I’ve not seen any convincing data that leads me to suggest that capital punishment is a deterrent against crime.
Death penalty as an instrument of revenge
The only reason left that I could think of for putting someone to death is to satisfy the living victims who want nothing other than the convicted to suffer death.
I must recount one of the most poignant documentaries ever to be made which was aired on British television during 2008. It is titled How to Kill a Human Being, a Horizon documentary (see link at bottom of article) starring Michael Portillo, an ex-politician who took it upon himself to discover the perfect ‘killing machine’. This 45-minute long documentary is a must watch.
In the documentary, he visits laboratories in which they conduct tests on how much rope is required to snap a neck without decapitating it. How much voltage and current (using an already dead pig) is required to electrocute someone.
Recalling accounts from those who suffered under fiery pain with the muscle relaxant during an operation with pancuronium bromide, the second of the three ingredients which make up the lethal injection. He also takes part in gassing himself (with a non-lethal irritant gas) to simulate what it would be like in the gas chamber, and as much as he tried not to resist (a strategy advised for those to be executed), he contested that it was simply impossible to do so. Finally, he carried out monitored and controlled experiments to himself of nearly dying from hypoxia by being asked to take off his oxygen mask in an altitude chamber simulating the effects of being in an oxygen-deprived environment. He was asked to perform a simple exercise of putting a plastic shape inside a child’s toy which he simply could not do. At which point, he was asked to put the mask on, only to be saved at the last minute by the guy monitoring him when he quickly donned it back on for him. He recovered in seconds.
He then visited this Indian doctor who concocted a device, very cheap to make, which induced the same effect as being in the altitude chamber with nitrogen. In effect, it was concluded that putting someone to death can be done humanely and cheaply. He took this idea to the United States in which he interviewed a doctor who invented the lethal injection and a professor who condoned capital punishment. The doctor was visibly disturbed, perhaps from devising the method itself, but more from the ineptitude from those delivering it. Doctors, nurses, and others who have undertaken the Hippocratic Oath refuse to undertake this unpleasant task. He next asked the professor who was asked if this was a good way, being cheap and humane, to execute a person. His response was that of a hateful vengeful advocate of wanting the convict to suffer before dying. It was spinechilling to watch.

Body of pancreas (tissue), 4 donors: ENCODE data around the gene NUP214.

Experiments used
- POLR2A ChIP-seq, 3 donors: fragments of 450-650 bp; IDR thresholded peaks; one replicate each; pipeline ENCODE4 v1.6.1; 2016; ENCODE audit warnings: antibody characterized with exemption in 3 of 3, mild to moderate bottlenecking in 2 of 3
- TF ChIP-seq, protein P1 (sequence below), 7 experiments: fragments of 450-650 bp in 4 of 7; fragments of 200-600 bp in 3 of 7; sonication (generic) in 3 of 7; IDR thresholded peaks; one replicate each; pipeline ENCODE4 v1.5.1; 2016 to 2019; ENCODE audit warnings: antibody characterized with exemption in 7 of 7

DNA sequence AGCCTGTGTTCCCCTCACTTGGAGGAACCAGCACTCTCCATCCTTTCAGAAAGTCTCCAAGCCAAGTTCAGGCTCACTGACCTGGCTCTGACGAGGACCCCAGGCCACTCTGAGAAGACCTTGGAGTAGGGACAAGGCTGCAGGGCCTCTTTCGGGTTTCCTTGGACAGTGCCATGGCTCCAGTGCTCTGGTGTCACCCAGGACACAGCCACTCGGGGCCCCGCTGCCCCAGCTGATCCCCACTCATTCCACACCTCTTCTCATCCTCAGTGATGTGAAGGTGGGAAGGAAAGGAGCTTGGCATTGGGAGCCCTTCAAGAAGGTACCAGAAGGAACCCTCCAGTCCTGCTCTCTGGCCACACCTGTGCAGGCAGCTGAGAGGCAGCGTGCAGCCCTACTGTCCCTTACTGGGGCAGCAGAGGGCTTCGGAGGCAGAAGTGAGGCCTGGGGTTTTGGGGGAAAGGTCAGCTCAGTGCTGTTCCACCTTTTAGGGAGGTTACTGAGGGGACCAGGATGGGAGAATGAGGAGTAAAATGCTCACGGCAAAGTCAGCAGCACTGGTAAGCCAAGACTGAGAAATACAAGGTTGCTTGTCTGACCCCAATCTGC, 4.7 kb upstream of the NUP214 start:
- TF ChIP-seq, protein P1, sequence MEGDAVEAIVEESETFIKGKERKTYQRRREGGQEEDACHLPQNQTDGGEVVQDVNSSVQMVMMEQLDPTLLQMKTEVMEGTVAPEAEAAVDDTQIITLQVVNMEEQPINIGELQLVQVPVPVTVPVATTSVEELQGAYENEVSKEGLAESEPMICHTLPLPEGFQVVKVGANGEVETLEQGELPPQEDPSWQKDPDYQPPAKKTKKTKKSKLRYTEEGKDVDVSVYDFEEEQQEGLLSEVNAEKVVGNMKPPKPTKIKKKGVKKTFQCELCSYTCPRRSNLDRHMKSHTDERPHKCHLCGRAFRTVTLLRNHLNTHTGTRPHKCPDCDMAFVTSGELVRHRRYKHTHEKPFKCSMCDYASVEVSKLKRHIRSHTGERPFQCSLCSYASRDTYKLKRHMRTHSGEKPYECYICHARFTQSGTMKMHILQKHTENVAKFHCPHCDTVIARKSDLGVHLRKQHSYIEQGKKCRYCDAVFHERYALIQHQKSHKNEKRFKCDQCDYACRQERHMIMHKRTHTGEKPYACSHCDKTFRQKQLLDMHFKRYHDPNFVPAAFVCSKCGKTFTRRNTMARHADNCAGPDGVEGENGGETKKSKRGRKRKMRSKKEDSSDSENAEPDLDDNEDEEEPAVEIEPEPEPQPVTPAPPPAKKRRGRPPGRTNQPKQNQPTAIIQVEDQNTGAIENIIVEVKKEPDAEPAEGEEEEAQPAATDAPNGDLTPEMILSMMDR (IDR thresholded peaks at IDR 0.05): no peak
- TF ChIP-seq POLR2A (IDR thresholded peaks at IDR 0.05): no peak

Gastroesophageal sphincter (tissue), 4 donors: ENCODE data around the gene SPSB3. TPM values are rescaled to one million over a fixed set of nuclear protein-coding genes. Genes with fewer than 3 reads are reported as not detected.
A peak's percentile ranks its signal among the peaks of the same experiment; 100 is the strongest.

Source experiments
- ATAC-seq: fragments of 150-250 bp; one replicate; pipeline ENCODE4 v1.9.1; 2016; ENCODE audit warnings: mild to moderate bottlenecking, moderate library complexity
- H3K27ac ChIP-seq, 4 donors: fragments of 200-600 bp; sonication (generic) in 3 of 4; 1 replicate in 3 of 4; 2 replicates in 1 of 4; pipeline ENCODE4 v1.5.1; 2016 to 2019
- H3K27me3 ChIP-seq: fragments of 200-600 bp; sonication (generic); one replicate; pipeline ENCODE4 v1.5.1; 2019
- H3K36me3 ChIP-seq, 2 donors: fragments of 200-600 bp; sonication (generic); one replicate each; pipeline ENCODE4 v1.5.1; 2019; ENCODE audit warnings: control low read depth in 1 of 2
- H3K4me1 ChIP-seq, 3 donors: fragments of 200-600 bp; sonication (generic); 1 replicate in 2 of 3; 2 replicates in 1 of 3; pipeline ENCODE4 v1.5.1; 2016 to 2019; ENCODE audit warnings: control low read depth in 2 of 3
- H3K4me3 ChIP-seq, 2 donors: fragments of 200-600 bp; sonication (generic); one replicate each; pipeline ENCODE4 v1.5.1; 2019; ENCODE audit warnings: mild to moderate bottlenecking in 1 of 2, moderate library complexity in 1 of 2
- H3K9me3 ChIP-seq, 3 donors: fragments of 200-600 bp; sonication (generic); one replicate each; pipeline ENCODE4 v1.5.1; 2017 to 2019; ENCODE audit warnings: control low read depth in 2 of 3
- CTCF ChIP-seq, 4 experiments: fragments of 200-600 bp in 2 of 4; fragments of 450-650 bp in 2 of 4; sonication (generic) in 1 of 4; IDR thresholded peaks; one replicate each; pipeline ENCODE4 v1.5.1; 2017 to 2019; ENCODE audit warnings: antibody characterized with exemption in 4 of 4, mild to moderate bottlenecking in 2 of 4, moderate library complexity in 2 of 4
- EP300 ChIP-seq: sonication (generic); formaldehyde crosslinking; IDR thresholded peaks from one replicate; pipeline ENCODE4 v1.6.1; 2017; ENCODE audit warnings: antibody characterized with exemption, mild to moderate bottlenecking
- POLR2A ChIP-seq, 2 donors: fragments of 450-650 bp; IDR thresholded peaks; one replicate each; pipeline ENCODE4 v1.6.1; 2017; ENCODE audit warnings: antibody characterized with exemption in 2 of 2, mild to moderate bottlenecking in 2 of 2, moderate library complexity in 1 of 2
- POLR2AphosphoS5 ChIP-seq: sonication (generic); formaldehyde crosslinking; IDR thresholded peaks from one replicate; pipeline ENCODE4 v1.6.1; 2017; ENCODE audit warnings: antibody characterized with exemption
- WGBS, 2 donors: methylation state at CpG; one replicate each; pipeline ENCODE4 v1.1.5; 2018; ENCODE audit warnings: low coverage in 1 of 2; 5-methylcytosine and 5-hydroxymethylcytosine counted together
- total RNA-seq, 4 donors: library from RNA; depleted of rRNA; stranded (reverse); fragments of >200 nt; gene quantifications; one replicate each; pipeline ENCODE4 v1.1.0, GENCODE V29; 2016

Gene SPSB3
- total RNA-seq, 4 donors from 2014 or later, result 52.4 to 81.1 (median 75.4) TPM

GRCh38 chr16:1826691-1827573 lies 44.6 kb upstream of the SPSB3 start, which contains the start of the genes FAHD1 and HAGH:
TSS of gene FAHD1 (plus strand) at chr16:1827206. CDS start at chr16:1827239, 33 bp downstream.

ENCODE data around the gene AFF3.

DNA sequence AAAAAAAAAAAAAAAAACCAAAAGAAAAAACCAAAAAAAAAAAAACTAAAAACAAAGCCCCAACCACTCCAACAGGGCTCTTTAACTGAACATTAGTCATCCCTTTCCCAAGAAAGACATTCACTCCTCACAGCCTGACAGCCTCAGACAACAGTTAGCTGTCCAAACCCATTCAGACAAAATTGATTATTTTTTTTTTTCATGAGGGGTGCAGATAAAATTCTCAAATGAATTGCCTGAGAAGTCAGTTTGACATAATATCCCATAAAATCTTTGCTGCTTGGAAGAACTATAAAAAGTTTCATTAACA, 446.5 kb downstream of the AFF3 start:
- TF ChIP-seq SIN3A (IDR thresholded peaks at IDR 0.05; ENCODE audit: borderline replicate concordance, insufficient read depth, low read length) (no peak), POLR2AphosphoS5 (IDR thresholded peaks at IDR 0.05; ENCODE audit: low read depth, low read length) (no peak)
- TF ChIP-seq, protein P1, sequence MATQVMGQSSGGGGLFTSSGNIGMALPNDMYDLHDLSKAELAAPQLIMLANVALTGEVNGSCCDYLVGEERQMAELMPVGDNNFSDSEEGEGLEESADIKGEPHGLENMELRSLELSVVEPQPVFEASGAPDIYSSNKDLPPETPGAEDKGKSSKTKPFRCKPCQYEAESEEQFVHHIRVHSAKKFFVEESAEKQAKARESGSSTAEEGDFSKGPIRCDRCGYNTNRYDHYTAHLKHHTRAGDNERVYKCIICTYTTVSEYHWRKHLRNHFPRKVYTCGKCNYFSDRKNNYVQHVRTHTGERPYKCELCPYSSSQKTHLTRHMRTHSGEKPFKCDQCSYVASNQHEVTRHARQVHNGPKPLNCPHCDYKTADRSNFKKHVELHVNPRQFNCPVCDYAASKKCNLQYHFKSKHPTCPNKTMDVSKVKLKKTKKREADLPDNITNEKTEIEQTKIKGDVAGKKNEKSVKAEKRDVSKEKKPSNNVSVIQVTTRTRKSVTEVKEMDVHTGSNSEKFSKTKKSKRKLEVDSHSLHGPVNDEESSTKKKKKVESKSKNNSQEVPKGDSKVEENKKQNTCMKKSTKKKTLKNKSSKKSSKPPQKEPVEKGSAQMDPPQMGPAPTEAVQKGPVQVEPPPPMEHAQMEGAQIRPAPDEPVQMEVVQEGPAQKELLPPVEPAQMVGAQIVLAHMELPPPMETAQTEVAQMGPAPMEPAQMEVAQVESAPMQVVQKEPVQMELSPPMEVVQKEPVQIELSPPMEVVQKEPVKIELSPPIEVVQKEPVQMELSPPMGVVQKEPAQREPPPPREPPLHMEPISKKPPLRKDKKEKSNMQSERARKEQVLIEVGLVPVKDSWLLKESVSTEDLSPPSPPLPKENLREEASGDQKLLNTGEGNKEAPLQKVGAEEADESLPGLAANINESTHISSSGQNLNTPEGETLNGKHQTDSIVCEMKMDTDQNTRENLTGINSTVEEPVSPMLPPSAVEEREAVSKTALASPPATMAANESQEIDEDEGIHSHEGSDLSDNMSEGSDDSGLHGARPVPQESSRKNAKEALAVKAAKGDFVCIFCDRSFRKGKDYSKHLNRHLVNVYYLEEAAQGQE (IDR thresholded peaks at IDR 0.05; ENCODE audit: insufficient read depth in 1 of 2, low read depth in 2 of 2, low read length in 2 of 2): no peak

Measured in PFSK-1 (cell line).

There is hope at least
From 1977 to 2021, there have been around 1,600 executions, most of which, took place between 1995 and 2003. The numbers have drastically dropped from 98 during 1999 to 16 in 2016. Furthermore, during 2020, more states, including that of Colorado, have called a moratorium on state executions. Although lethal injection can be botched badly, it can’t be compared to the sheer brutality of the electric chair or the gas chamber, both instruments of execution (or, indeed torture), which harbour a very small fraction of total executions. Another silver point of state execution is the ever-increasing period between sentencing and execution, of which most of the cases are converted to life sentences.
Perhaps we will discover, in the not too distant future, a civilised society in which capital punishment is a remnant of the past. I fear that capital punishment will still be retained in some countries of the world, but this reflects, in my opinion, that those societies are yet to join the civilised world.
Perhaps we could also address how to deal with mob justice. Why do we allow the press to exacerbate it by inculcating irrationality, hysteria, and revenge in the people?
One thing is certain. The combination of capital punishment and mob justice is evil.
Further reading and viewing
Interesting facts and figures can be found at the following websites.
https://www.pewresearch.org/ (search under capital punishment)
https://documents.deathpenaltyinfo.org/pdf/FactSheet.pdf (Facts about the Death Penalty factsheet)
The complete video of How to Kill a Human Being with Michael Portillo https://vimeo.com/83750163